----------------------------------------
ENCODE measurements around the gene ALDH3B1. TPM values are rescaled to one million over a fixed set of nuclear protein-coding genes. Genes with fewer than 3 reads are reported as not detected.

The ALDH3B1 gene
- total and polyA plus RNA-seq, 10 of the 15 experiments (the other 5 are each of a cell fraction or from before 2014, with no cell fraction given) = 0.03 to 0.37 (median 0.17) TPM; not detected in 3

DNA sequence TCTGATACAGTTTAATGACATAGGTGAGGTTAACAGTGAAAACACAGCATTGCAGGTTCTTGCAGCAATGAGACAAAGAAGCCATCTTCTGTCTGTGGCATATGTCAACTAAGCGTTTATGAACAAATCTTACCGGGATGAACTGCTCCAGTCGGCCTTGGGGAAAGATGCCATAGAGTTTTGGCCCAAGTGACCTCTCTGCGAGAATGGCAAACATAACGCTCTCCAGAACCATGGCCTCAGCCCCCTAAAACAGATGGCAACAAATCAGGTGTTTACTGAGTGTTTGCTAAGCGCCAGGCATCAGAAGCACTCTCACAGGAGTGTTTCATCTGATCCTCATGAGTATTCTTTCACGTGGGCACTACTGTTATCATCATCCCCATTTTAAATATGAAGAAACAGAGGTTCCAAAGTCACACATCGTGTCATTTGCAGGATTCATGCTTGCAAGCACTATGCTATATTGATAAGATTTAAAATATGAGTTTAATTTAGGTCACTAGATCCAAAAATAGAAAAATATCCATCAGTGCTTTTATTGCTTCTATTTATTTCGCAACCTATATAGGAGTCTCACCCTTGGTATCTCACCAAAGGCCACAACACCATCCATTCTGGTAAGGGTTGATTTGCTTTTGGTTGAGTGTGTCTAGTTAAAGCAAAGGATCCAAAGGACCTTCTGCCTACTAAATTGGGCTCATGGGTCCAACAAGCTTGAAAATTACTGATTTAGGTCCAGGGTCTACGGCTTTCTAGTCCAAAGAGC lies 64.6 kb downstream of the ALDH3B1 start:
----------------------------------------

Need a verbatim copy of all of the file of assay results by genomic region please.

ENCODE measurements around the gene ALDH3B1. TPM values are rescaled to one million over a fixed set of nuclear protein-coding genes. Genes with fewer than 3 reads are reported as not detected.

The ALDH3B1 gene
- total and polyA plus RNA-seq, 10 of the 15 experiments (the other 5 are each of a cell fraction or from before 2014, with no cell fraction given) = 0.03 to 0.37 (median 0.17) TPM; not detected in 3

DNA sequence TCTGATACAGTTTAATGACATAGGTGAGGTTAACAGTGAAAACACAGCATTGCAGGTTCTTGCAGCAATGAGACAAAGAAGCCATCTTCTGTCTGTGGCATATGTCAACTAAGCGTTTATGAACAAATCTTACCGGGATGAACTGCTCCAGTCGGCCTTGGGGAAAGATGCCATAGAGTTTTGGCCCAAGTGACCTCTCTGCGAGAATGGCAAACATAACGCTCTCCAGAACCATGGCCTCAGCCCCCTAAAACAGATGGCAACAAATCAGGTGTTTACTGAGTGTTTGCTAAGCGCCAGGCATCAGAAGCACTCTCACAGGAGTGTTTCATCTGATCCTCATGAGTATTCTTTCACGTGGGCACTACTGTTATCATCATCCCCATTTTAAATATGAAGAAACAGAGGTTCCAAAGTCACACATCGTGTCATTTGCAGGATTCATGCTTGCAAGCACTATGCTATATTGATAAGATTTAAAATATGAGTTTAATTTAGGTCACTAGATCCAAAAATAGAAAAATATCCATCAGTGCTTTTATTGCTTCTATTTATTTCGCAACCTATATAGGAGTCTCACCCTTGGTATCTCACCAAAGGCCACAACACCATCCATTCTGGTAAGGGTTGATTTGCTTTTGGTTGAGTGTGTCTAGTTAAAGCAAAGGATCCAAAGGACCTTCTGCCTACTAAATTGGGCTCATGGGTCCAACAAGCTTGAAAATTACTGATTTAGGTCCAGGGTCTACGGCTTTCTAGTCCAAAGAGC lies 64.6 kb downstream of the ALDH3B1 start: